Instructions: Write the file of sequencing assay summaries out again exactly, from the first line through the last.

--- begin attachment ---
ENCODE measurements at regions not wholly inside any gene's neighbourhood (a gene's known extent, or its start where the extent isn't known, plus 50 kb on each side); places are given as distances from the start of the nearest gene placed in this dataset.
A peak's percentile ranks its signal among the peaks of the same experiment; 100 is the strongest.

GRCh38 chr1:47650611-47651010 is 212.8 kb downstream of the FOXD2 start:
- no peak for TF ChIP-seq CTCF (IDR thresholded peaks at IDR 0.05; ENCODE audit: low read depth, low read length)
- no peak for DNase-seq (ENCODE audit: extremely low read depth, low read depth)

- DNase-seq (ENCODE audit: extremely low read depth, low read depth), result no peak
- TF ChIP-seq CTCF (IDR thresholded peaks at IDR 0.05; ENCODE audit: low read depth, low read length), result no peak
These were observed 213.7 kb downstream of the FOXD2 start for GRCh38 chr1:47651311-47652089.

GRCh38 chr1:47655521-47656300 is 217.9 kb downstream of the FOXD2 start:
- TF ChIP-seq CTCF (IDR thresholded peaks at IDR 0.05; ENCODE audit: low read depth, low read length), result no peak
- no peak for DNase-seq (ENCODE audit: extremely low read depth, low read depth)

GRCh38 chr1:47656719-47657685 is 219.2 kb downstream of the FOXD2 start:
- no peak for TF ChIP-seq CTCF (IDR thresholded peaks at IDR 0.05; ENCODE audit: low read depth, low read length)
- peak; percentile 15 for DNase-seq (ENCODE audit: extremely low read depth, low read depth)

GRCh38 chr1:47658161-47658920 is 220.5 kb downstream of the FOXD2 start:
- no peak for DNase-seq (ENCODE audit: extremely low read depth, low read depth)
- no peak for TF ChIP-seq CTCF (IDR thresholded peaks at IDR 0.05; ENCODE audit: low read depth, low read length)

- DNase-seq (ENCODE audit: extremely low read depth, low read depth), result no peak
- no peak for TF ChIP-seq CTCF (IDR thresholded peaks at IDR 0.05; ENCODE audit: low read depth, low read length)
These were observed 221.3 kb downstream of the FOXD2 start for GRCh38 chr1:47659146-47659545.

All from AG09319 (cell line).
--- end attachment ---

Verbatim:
ENCODE measurements at regions not wholly inside any gene's neighbourhood (a gene's known extent, or its start where the extent isn't known, plus 50 kb on each side); places are given as distances from the start of the nearest gene placed in this dataset.
A peak's percentile ranks its signal among the peaks of the same experiment; 100 is the strongest.

GRCh38 chr1:47650611-47651010 is 212.8 kb downstream of the FOXD2 start:
- no peak for TF ChIP-seq CTCF (IDR thresholded peaks at IDR 0.05; ENCODE audit: low read depth, low read length)
- no peak for DNase-seq (ENCODE audit: extremely low read depth, low read depth)

- DNase-seq (ENCODE audit: extremely low read depth, low read depth), result no peak
- TF ChIP-seq CTCF (IDR thresholded peaks at IDR 0.05; ENCODE audit: low read depth, low read length), result no peak
These were observed 213.7 kb downstream of the FOXD2 start for GRCh38 chr1:47651311-47652089.

GRCh38 chr1:47655521-47656300 is 217.9 kb downstream of the FOXD2 start:
- TF ChIP-seq CTCF (IDR thresholded peaks at IDR 0.05; ENCODE audit: low read depth, low read length), result no peak
- no peak for DNase-seq (ENCODE audit: extremely low read depth, low read depth)

GRCh38 chr1:47656719-47657685 is 219.2 kb downstream of the FOXD2 start:
- no peak for TF ChIP-seq CTCF (IDR thresholded peaks at IDR 0.05; ENCODE audit: low read depth, low read length)
- peak; percentile 15 for DNase-seq (ENCODE audit: extremely low read depth, low read depth)

GRCh38 chr1:47658161-47658920 is 220.5 kb downstream of the FOXD2 start:
- no peak for DNase-seq (ENCODE audit: extremely low read depth, low read depth)
- no peak for TF ChIP-seq CTCF (IDR thresholded peaks at IDR 0.05; ENCODE audit: low read depth, low read length)

- DNase-seq (ENCODE audit: extremely low read depth, low read depth), result no peak
- no peak for TF ChIP-seq CTCF (IDR thresholded peaks at IDR 0.05; ENCODE audit: low read depth, low read length)
These were observed 221.3 kb downstream of the FOXD2 start for GRCh38 chr1:47659146-47659545.

All from AG09319 (cell line).